His good points far outweight the difficulties. He is biddable, friendly and not overly excitable.
The problems they are having with Alfie are, like so many, out on walks. Alfie barks at people in a worrying manner. As they live in a village it’s impossible for them to stop and talk to anyone. He ‘squares up’ to other dogs they meet, though hasn’t shown aggression as such. A couple of incidents when he was off lead took them by surprise so they are now wary.
Anticipating problems transfers down the lead to the dog and merely reinforces his fears that other dogs and people could mean trouble. Correcting or using force when he does react doubly reinforces his fears by associating discomfort and stress with other dogs.
What is the alternative, you may ask? We look at it through the eyes of the dog!
Dog training classes can be too stressful for many reactive dogs because they are thrown into the deep end where proximity to other dogs is concerned. It can be noisy and there may be other reactive and scared dogs. I have been there and I have done it. The whole thing needs to be taken back to basics and done differently.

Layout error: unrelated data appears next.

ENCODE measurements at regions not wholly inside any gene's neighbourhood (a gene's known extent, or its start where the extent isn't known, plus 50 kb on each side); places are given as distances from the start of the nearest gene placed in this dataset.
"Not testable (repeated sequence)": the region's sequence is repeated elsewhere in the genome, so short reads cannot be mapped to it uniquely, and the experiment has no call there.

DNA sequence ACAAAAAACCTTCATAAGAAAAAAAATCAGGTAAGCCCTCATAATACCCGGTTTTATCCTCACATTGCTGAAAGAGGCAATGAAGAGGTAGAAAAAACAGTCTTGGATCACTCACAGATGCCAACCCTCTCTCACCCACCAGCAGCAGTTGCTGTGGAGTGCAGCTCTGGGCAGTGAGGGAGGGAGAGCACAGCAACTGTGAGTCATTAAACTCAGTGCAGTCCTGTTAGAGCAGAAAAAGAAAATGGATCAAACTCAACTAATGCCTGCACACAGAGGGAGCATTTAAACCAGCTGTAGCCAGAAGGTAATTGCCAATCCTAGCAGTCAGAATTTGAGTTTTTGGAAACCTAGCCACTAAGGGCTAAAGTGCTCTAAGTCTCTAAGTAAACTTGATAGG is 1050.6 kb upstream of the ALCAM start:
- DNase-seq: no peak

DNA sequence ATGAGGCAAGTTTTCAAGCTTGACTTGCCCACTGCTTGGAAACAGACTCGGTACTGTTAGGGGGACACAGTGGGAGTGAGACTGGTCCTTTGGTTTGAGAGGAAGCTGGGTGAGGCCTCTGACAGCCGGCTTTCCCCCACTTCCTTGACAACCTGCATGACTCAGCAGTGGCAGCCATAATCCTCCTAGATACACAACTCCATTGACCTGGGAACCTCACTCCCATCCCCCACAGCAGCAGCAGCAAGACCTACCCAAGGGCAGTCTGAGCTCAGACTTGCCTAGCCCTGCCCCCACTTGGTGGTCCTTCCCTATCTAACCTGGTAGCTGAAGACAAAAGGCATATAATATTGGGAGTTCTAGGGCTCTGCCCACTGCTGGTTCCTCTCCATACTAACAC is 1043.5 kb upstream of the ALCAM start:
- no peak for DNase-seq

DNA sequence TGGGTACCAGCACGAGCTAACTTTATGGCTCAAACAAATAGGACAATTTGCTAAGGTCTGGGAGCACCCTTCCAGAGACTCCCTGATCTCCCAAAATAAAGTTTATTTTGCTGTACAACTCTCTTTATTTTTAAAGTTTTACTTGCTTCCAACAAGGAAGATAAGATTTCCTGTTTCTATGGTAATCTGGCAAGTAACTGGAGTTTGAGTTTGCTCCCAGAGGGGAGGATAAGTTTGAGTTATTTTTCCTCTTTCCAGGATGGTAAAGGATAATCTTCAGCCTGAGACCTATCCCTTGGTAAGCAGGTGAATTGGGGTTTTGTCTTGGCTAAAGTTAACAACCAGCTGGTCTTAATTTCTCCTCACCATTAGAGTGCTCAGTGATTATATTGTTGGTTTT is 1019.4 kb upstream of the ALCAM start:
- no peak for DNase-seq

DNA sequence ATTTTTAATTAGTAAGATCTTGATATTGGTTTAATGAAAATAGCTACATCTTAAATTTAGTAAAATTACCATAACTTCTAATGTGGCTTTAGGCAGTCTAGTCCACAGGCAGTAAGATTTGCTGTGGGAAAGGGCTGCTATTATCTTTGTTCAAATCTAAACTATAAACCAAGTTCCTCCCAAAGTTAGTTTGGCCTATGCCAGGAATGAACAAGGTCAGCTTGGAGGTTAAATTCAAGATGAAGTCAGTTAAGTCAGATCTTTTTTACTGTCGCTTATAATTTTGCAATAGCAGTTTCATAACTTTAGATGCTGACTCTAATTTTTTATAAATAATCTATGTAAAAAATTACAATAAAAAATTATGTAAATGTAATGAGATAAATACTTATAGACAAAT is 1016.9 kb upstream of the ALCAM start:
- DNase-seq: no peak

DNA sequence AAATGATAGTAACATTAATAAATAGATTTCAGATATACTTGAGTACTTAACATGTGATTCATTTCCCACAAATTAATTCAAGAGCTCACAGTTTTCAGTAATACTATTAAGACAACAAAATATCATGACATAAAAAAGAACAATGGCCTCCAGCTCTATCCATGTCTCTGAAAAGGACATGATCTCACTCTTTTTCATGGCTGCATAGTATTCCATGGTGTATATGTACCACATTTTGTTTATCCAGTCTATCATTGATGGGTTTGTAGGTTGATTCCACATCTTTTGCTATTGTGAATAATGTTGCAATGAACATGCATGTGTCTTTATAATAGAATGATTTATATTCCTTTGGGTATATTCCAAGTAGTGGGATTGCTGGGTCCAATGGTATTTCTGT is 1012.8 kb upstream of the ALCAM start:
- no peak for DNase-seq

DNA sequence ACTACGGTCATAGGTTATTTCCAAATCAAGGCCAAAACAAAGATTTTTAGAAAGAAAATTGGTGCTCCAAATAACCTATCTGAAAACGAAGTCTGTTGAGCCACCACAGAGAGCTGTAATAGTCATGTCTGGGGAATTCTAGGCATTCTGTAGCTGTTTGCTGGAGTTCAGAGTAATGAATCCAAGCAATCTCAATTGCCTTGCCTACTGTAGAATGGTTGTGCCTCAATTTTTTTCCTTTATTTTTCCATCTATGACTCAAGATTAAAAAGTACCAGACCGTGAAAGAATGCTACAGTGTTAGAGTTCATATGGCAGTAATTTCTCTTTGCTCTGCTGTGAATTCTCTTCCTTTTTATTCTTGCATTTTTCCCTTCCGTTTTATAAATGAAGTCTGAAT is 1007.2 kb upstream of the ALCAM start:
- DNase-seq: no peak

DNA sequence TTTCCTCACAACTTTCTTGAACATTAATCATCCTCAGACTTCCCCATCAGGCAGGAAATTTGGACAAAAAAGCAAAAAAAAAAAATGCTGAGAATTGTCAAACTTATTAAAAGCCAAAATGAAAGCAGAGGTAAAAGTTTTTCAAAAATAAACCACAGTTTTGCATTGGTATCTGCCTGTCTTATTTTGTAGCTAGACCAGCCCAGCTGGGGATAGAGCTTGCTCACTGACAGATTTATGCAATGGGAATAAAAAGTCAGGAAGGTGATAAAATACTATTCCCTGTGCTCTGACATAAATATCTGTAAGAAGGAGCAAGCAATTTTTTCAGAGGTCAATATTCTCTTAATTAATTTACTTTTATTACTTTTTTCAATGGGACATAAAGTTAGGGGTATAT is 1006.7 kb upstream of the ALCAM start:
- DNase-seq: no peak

People worry about ‘socialising’. If a dog isn’t adequately socialised with well-balanced dogs in the early weeks when he is naturally friendly and playful, it is much more difficult. Plunging a dog into threatening situations to ‘force him out of it’ is, at best, unkind. The dog needs to be gently stretched in a controlled fashion in order to improve, and learn to trust you to understand him and to be on his side. You may never end up with a ‘sociable’ dog that wants to go and play with other dogs, but a dog that ignores them and is happy to be with you instead.
Most dogs who are a problem on walks are over-excited before they leave the house. Not so Alfie. He is calm as they leave the house and can walk nicely when there are no distractions. He is halfway there already.